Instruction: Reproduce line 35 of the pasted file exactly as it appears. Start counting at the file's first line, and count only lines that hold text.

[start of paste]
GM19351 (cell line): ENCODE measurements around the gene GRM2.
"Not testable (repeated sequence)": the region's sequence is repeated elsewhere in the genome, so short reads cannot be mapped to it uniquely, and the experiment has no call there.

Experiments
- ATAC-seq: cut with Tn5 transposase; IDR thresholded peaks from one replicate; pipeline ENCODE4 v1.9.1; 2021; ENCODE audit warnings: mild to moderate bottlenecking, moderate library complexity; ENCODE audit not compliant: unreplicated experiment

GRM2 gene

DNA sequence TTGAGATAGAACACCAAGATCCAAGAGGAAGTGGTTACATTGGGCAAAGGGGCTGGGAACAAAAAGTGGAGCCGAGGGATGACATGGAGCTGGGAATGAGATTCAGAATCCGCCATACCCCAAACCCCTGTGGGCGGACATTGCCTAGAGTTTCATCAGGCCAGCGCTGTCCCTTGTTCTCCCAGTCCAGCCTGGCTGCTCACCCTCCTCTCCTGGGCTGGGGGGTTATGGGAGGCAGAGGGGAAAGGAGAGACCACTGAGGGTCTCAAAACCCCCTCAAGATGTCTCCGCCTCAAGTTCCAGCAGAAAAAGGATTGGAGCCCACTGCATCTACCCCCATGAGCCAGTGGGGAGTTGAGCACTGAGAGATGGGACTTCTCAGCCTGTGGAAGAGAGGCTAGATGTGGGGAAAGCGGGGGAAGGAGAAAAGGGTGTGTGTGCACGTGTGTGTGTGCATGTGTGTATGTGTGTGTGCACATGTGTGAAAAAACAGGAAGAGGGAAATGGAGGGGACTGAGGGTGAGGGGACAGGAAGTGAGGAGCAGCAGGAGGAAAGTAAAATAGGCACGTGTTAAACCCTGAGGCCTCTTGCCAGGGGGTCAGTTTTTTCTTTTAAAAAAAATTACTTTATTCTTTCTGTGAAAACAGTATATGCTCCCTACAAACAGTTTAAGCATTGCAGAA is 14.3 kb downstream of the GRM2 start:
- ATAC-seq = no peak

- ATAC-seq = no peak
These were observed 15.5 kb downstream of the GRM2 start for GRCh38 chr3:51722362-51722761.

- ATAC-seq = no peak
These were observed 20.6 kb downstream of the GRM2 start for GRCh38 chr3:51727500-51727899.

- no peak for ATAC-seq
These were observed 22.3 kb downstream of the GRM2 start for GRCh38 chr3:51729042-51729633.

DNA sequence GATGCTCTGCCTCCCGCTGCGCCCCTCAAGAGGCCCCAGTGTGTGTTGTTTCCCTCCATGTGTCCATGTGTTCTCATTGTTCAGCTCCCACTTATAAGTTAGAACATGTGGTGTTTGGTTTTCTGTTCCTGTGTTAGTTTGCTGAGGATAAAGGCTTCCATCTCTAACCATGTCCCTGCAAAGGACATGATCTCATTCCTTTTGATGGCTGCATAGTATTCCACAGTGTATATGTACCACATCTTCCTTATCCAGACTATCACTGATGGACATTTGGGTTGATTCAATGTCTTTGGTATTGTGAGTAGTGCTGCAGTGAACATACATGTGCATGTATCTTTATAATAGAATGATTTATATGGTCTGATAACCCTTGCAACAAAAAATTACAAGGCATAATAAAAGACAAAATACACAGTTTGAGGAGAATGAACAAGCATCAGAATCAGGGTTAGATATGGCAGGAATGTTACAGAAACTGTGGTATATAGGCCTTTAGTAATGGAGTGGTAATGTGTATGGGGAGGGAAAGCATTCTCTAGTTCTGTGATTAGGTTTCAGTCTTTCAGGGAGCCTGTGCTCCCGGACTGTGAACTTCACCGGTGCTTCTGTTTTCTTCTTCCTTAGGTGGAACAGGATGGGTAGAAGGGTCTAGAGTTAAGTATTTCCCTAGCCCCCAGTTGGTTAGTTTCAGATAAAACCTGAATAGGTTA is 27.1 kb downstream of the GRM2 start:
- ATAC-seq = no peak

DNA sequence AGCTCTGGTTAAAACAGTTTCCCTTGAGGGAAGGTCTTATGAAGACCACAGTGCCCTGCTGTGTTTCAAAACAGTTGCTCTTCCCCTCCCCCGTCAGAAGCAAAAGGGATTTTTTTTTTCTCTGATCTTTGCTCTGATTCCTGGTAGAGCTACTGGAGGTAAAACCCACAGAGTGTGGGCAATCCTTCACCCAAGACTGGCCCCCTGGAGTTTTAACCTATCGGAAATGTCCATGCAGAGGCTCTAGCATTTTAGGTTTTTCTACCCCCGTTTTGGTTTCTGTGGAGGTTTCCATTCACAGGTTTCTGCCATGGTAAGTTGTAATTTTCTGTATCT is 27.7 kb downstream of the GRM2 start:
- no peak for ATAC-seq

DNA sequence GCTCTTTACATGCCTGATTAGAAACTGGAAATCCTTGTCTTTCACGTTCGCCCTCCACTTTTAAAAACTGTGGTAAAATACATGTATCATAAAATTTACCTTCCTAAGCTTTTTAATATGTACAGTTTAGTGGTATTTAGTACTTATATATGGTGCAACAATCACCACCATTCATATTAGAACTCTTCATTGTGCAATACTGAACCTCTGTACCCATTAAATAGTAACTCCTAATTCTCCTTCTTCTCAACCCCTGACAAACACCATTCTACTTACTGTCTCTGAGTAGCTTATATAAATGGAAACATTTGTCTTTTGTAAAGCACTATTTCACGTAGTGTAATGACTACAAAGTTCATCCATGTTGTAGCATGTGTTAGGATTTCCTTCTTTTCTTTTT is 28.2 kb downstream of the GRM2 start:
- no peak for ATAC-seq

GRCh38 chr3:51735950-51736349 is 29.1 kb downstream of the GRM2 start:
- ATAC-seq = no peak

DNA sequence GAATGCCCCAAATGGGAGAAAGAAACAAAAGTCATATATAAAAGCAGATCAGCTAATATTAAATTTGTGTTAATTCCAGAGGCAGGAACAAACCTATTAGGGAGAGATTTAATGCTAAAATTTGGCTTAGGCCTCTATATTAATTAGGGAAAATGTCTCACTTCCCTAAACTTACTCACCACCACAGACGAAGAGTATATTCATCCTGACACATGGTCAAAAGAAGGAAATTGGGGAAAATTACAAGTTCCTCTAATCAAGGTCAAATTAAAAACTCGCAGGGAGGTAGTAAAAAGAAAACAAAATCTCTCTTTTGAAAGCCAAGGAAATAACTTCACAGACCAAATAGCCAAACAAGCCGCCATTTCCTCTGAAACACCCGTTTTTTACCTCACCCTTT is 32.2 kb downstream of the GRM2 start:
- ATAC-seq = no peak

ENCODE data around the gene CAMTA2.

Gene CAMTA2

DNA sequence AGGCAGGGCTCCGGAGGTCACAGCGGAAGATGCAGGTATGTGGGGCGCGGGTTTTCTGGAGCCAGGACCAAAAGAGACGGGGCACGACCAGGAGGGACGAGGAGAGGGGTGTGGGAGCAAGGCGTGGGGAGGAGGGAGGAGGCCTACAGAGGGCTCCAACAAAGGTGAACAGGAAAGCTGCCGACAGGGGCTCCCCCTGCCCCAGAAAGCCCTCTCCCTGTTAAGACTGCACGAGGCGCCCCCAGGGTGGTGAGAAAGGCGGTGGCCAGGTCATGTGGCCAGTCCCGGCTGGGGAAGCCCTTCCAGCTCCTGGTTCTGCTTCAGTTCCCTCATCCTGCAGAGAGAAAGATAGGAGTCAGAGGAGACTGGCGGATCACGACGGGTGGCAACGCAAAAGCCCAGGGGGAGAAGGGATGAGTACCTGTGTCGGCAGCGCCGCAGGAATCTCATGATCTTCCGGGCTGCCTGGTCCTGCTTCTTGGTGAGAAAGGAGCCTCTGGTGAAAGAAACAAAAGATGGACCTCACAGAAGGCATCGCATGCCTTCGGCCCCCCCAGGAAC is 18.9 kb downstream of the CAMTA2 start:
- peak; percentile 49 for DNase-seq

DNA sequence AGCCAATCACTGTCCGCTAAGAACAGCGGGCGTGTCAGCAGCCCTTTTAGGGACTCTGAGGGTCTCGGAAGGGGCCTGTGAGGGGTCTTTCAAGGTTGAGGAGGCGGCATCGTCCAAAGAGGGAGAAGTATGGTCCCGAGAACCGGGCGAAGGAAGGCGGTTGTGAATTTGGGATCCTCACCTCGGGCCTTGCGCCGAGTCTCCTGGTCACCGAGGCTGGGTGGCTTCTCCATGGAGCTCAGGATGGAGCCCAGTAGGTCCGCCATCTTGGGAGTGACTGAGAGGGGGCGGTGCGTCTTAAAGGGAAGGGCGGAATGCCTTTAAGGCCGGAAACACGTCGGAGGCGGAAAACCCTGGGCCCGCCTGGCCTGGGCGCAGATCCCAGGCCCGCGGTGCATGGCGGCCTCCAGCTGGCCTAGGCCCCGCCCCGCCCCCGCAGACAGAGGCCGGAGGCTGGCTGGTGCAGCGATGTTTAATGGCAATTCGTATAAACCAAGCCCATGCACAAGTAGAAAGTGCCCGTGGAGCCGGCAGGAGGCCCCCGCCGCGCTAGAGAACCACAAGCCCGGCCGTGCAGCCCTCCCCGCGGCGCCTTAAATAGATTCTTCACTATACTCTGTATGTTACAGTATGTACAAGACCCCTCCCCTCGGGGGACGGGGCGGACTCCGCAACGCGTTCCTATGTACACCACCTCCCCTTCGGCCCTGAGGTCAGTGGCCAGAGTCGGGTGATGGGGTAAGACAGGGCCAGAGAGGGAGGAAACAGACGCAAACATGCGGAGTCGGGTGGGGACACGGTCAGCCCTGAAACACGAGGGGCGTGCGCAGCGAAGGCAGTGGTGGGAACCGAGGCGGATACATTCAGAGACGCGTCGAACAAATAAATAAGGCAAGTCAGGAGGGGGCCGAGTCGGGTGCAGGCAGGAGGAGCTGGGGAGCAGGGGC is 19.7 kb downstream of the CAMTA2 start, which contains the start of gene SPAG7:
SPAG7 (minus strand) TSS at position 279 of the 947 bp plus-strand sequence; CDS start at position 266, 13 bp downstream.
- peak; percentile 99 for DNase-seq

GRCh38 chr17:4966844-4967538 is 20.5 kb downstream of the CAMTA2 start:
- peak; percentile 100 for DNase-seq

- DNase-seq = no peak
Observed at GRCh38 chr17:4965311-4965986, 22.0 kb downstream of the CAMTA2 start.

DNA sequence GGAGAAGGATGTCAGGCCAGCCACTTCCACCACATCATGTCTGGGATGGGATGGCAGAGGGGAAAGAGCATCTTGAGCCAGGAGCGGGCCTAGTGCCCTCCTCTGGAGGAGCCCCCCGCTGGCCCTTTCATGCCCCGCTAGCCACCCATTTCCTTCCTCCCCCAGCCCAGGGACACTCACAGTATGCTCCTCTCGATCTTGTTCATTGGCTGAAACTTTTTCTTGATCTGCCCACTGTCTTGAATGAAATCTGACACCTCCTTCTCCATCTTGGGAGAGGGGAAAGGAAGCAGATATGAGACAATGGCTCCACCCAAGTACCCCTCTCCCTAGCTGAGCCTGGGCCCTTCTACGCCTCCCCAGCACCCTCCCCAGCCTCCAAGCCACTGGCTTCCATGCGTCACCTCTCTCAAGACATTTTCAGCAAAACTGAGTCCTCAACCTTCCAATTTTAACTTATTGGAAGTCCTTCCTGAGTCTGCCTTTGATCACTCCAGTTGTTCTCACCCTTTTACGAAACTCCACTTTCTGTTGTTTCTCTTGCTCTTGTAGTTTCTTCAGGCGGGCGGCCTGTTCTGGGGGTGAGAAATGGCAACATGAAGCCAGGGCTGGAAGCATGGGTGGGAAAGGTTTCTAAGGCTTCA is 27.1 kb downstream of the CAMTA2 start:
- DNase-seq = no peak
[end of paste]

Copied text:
DNA sequence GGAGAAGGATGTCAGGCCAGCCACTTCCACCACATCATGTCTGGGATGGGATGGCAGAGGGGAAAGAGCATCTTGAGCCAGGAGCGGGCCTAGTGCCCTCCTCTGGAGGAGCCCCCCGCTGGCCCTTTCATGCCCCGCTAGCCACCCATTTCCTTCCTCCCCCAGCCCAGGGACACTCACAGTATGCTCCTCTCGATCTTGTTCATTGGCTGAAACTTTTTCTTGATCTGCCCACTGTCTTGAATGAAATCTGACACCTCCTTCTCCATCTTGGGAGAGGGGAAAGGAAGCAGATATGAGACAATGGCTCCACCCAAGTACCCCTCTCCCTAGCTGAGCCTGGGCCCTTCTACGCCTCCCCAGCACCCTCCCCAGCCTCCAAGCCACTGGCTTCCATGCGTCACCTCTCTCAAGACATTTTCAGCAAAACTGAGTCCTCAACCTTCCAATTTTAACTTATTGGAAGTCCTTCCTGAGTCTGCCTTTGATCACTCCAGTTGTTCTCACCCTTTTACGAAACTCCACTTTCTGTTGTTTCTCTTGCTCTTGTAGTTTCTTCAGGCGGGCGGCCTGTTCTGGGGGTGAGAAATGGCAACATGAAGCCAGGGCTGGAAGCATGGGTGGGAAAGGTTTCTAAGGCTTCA is 27.1 kb downstream of the CAMTA2 start: